On Wednesday, journalists were supposed to visit the Canadian Museum for Human Rights to see the installation of the last of 1,100 glass panes, completing the iconic glass "cloud" that is the building's signature design feature.
This was designed to be a good-news story, evidence that despite its recent trials and tribulations, the building is getting closer to completion. At least that was the plan. The threat of rain and wind gusts of up to 70 kilometres per hour forced museum officials to cancel the installation. They will try again today. Once again, fate had conspired to snatch delay from the jaws of progress.
It is a narrative Stuart Murray knows only too well. As CEO of the CMHR, Murray has had to face tough questions about its missteps. Why, for example, will the museum open more than a year late, and why will it cost $90 million more than budgeted? Why have more than a dozen key museum staff fled the project? Why have the museum's content plans continued to be the source of such controversy and conflict?...As someone who has been keeping tabs on the unfolding debacle, allow me to answer: It's because this is an idiotic, ill-conceived edifice that aims to boost the bona fides of "human rights" at the precise time when the concept has become devoid of meaning due to its having been hijacked by kooky leftists who adore the power rush they get via their ability to push people around (hello, Barbara Hall), and by anti-Zionist Islamic triumphalists bent on Israel's annihilation.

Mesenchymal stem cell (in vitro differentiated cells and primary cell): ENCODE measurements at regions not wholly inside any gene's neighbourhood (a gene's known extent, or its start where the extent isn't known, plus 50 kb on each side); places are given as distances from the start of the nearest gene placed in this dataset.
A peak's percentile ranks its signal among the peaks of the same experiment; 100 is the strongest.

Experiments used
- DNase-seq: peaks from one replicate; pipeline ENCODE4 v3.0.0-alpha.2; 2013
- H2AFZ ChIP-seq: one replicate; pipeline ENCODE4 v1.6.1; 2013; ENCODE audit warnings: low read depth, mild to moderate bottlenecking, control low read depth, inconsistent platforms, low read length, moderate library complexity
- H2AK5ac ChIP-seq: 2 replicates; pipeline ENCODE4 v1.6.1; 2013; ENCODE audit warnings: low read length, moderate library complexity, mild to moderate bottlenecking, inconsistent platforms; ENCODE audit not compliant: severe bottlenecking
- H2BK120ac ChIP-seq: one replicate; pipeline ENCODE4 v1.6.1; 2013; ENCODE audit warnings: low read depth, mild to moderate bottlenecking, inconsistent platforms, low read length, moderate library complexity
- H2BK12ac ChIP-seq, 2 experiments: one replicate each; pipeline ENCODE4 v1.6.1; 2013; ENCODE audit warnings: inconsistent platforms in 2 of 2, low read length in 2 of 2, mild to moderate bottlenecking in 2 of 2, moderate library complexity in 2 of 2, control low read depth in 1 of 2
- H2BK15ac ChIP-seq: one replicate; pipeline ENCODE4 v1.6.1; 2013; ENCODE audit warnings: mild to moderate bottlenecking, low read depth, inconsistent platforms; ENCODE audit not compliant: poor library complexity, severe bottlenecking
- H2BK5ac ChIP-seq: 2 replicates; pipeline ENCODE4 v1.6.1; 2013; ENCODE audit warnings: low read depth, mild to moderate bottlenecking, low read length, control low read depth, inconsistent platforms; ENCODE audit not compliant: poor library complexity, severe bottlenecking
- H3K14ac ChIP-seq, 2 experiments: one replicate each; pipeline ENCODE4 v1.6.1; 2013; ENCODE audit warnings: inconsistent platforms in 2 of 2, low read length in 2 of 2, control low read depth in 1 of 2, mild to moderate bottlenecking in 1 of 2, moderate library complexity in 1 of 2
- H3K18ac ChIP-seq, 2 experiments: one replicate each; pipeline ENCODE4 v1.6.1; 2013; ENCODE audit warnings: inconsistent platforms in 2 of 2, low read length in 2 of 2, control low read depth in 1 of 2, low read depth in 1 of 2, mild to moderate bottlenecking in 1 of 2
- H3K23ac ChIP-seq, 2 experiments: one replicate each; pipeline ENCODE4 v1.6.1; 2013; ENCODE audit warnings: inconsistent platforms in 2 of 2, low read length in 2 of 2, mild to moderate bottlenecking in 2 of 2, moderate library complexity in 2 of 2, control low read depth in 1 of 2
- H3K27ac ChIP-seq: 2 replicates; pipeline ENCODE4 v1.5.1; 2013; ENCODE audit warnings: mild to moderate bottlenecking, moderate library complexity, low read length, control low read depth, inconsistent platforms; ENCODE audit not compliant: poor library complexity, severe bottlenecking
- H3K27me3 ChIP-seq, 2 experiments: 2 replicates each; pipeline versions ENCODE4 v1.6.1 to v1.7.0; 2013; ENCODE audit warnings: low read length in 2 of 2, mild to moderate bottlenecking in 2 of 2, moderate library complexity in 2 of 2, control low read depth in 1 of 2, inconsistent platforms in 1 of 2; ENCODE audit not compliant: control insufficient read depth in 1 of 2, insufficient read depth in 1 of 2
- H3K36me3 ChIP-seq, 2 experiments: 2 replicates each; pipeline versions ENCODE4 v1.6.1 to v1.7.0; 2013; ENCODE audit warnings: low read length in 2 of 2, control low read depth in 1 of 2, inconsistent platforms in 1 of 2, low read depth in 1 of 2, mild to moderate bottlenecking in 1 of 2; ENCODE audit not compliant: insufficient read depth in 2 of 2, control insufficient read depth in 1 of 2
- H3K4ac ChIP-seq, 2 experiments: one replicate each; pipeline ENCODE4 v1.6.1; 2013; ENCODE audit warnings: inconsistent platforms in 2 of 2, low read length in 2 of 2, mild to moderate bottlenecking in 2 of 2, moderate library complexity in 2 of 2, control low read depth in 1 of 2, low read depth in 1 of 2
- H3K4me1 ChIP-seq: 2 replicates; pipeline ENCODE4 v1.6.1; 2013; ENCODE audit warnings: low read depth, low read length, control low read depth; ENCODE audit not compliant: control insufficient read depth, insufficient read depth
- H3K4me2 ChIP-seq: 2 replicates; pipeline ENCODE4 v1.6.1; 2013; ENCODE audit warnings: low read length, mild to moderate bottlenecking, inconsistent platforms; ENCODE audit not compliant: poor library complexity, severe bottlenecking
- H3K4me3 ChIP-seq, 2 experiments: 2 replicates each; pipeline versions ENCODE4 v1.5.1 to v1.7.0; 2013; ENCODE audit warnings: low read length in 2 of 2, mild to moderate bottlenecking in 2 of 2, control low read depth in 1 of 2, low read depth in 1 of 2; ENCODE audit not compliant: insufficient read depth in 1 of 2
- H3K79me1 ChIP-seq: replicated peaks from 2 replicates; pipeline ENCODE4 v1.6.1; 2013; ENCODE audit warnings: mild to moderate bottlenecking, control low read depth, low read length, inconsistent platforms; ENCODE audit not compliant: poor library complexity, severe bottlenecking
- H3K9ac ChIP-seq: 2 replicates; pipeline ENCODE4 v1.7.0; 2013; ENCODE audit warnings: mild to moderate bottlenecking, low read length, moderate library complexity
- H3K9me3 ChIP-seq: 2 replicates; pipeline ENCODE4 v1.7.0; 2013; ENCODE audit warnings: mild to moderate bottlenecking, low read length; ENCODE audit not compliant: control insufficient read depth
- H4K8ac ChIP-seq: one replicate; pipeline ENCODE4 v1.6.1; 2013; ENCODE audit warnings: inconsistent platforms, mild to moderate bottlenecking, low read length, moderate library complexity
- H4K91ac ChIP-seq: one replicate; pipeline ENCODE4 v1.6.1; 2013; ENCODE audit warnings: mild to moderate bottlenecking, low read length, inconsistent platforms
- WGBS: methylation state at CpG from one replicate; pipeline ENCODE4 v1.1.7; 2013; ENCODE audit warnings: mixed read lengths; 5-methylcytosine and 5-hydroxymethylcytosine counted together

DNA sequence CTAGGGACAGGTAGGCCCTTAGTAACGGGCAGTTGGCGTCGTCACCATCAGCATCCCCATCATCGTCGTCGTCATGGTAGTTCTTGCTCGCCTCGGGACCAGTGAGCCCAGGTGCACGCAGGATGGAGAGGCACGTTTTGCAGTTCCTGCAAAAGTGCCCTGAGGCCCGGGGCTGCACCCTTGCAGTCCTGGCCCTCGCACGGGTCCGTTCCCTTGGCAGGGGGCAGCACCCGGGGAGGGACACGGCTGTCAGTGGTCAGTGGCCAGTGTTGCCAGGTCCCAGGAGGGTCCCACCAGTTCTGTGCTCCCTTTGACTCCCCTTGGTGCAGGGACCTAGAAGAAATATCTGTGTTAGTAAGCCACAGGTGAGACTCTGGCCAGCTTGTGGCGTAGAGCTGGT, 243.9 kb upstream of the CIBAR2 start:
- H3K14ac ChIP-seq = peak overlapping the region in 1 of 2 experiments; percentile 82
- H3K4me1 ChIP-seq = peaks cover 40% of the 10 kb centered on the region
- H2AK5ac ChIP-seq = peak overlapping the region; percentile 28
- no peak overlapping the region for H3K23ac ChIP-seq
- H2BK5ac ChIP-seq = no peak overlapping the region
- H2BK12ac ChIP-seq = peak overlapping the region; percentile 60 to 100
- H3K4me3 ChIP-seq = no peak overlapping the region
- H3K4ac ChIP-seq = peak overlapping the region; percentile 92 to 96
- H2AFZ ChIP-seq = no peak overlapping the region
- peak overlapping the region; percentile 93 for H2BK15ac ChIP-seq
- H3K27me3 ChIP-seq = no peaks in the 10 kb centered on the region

The plug should have been pulled on this sucker before it broke ground. Now, alas, it's too late, and we'll be stuck with the bill for it and its imbecilities (hello, "Mass Atrocity" zone), at least for the foreseeable future.